Preprints
https://doi.org/10.5194/egusphere-2022-1425
https://doi.org/10.5194/egusphere-2022-1425
 
04 Jan 2023
04 Jan 2023
Status: this preprint is open for discussion.

Assessing land elevation in the Ayeyarwady Delta (Myanmar) and its relevance for studying sea level rise and delta flooding

Katharina Seeger1, Philip Simon Johannes Minderhoud2,3,4, Andreas Peffeköver1, Anissa Vogel1, Helmut Brückner1, Frauke Kraas1, Nay Win Oo5, and Dominik Brill1 Katharina Seeger et al.
  • 1Institute of Geography, University of Cologne, Albertus-Magnus-Platz, 50923 Cologne, Germany
  • 2Soil Geography and Landscape group, Wageningen University, Droevendaalsesteeg 3, 6708 PB Wageningen, The Netherlands
  • 3Department of Civil, Environmental and Architectural Engineering, University of Padova, Via Marzolo 9, 35131 Padova, Italy
  • 4Department of Subsurface and Groundwater Systems, Deltares Research Institute, Daltonlaan 600, 3584 BK Utrecht, The Netherlands
  • 5East Yangon University, East Yangon University Road, Thanlyin Township, Thanlyin 11291, Myanmar

Abstract. With their low lying, flat topography, river deltas and coastal plains are extremely prone to relative sea level rise and other water related hazards. This calls for accurate elevation data for flood risk assessments, especially in the densely populated Southeast Asian deltas. However, in data-poor countries such as Myanmar, where high accuracy elevation data is not accessible, often only global satellite based digital elevation models (DEMs), suffering from low vertical accuracy and remote sensing artefacts, can be used by the public and scientific community. As the lack of accurate elevation data hampers the assessment of flood risk, studying available information on land elevation and its reliability is essential, particularly in the context of sea level rise impact. Here, we assess the performance of ten global DEMs in the Ayeyarwady Delta (Myanmar) against the new, local, so called AD-DEM, which was generated based on topographical map elevation data. To enable comparison, all DEMs were converted to a common vertical datum tied to local sea level. While both CoastalDEM v2.1 and FABDEM, perform comparably well, showing the highest correspondence in comparison with AD-DEM and low elevation spot heights, the FABDEM outperforms the CoastalDEM v2.1 by the absence of remote sensing artefacts. The AD-DEM provides a high accuracy, open source and freely available, independent elevation dataset suitable for evaluating land elevation data in the Ayeyarwady Delta and studying topography and flood risk at large scale, while small scale investigations may benefit from a FABDEM locally improved with data from the AD-DEM.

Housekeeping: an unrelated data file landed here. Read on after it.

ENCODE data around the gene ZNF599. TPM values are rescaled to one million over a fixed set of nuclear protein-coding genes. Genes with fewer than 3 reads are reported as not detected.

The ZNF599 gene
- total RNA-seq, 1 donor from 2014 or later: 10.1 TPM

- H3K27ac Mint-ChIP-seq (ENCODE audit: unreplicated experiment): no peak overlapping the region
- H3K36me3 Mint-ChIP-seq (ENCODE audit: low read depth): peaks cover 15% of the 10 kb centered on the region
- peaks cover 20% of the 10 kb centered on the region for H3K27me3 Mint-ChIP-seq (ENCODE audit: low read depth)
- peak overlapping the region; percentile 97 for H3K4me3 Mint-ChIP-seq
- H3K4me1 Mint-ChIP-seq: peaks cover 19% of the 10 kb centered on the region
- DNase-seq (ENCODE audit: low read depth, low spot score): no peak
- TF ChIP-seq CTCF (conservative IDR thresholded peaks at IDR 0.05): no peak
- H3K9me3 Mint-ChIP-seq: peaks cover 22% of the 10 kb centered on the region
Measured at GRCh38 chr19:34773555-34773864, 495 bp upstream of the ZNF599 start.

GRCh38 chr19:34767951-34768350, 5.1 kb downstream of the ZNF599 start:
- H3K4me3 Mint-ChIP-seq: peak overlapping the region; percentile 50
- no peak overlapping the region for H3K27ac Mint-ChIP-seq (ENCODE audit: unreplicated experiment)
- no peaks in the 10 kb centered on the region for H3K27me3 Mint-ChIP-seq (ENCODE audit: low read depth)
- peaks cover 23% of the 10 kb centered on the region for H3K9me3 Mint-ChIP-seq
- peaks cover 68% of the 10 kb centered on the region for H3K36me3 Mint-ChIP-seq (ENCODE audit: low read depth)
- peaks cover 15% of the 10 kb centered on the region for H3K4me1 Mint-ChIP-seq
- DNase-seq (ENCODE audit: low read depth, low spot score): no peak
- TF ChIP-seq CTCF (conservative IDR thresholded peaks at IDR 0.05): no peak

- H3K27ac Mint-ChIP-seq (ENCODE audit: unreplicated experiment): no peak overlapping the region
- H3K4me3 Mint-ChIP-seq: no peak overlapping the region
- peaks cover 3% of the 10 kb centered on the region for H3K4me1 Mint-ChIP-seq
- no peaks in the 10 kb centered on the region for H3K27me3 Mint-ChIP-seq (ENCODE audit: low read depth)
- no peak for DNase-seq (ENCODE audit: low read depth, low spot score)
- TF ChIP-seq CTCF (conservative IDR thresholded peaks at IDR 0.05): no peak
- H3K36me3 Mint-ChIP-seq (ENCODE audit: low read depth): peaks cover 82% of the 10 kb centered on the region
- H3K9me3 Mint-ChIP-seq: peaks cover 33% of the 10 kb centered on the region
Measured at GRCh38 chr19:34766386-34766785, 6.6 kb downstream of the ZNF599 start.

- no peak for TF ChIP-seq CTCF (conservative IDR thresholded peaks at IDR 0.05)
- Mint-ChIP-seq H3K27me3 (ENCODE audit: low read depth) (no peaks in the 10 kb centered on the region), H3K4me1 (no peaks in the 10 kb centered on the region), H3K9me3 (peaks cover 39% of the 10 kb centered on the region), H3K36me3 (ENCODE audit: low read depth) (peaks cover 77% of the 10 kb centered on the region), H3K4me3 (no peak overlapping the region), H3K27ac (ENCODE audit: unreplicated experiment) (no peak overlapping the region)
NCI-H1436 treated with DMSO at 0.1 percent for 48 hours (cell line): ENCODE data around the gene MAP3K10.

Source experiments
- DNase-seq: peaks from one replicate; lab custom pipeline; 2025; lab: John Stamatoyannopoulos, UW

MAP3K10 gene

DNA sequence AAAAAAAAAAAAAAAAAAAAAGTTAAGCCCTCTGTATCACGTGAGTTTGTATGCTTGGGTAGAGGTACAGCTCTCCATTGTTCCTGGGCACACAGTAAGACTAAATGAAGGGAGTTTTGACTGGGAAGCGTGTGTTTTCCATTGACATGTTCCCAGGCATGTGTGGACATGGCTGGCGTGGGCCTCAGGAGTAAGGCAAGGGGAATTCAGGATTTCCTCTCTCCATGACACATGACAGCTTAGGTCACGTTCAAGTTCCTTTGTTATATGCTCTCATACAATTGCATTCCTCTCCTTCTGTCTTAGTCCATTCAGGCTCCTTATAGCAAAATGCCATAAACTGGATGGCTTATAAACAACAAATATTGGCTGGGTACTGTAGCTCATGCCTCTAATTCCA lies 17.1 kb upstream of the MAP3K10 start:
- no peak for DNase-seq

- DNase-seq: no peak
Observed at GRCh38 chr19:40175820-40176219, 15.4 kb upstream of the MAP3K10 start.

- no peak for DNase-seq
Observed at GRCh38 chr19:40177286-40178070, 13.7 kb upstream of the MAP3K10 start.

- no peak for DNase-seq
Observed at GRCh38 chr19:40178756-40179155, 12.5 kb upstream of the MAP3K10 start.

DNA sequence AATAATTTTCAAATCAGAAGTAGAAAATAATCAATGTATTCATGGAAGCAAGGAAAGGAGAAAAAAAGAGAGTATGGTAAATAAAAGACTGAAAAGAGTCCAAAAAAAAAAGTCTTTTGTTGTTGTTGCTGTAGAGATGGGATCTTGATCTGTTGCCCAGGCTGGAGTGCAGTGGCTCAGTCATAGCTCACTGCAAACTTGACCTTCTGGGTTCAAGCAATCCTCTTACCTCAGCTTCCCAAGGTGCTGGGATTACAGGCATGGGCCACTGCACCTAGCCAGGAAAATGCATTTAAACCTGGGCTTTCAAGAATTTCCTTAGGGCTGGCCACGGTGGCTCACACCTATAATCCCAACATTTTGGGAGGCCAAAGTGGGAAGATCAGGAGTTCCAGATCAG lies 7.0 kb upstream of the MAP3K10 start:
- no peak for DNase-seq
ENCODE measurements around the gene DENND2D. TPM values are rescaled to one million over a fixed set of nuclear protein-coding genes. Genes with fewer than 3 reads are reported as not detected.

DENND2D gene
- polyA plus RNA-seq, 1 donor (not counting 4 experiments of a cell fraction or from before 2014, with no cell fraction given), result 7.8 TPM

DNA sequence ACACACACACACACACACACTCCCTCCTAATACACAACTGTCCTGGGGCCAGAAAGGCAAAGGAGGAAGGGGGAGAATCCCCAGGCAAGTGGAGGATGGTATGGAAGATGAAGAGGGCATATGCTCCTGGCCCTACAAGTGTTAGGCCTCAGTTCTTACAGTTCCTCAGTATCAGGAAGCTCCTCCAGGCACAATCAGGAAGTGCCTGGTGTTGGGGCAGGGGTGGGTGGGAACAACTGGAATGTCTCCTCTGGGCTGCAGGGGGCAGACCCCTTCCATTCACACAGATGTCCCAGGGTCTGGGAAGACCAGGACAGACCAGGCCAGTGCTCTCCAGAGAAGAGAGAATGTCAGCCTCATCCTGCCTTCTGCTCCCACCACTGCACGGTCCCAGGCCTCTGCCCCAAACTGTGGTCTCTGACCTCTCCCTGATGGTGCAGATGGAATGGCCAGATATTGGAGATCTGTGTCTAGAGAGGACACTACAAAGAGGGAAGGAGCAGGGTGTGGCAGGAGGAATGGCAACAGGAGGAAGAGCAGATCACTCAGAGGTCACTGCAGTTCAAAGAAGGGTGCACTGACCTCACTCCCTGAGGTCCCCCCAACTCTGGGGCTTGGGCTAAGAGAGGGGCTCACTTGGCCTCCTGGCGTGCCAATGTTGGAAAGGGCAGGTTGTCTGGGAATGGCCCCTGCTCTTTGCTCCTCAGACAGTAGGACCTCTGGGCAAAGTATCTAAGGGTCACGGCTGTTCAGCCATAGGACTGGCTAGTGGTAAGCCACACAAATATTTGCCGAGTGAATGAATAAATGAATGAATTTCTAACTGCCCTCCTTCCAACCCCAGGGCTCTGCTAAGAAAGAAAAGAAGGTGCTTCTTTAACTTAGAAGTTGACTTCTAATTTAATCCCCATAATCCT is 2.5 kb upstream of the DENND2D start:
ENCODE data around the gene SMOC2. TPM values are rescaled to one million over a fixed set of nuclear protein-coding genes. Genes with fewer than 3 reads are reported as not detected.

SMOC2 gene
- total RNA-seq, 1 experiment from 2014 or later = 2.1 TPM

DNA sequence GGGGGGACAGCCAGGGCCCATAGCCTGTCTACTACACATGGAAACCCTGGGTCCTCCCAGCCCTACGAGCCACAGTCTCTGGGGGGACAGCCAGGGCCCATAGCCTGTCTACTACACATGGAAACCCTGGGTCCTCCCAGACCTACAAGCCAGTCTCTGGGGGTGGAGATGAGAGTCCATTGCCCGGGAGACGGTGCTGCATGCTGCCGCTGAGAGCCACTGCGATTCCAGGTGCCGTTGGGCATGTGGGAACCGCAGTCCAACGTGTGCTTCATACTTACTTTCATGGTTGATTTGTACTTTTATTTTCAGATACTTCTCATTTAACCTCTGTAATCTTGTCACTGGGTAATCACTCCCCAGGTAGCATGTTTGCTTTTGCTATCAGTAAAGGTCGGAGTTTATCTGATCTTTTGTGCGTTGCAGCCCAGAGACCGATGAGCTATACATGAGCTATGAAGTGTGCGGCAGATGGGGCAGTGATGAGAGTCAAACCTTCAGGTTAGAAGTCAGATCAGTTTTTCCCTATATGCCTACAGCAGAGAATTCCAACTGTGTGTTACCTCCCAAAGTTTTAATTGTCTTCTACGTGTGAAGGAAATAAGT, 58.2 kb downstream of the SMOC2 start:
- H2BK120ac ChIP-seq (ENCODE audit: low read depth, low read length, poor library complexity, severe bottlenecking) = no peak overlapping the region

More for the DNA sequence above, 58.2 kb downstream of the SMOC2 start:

Based on latest IPCC projections of sea level rise, the consequences of DEM selection for assessing the impact of sea level rise in the Ayeyarwady Delta are shown. We highlight the need for addressing particularly low lying populated areas within the most seaward districts with risk mitigation and adaptation strategies while also more inland delta population should be made aware to face a higher risk of flooding due to relative sea level rise in the next ~100 years.

Katharina Seeger et al.

Status: open (until 03 Mar 2023)

Comment types: AC – author | RC – referee | CC – community | EC – editor | CEC – chief editor | : Report abuse

Katharina Seeger et al.

Katharina Seeger et al.

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Short summary
Low-lying deltas are prone to relative sea level rise (SLR) and flooding, making accurate elevation data essential for flood risk assessment. We assess the land elevation of the Ayeyarwady Delta (Myanmar) in relation to local mean sea level (MSL) by generating a new, local DEM based on topographical map elevation data, and analysing the performance of 10 global DEMs, referenced to local MSL. We identify deltaic areas prone to SLR and monsoon flooding and interpret their relation to topography.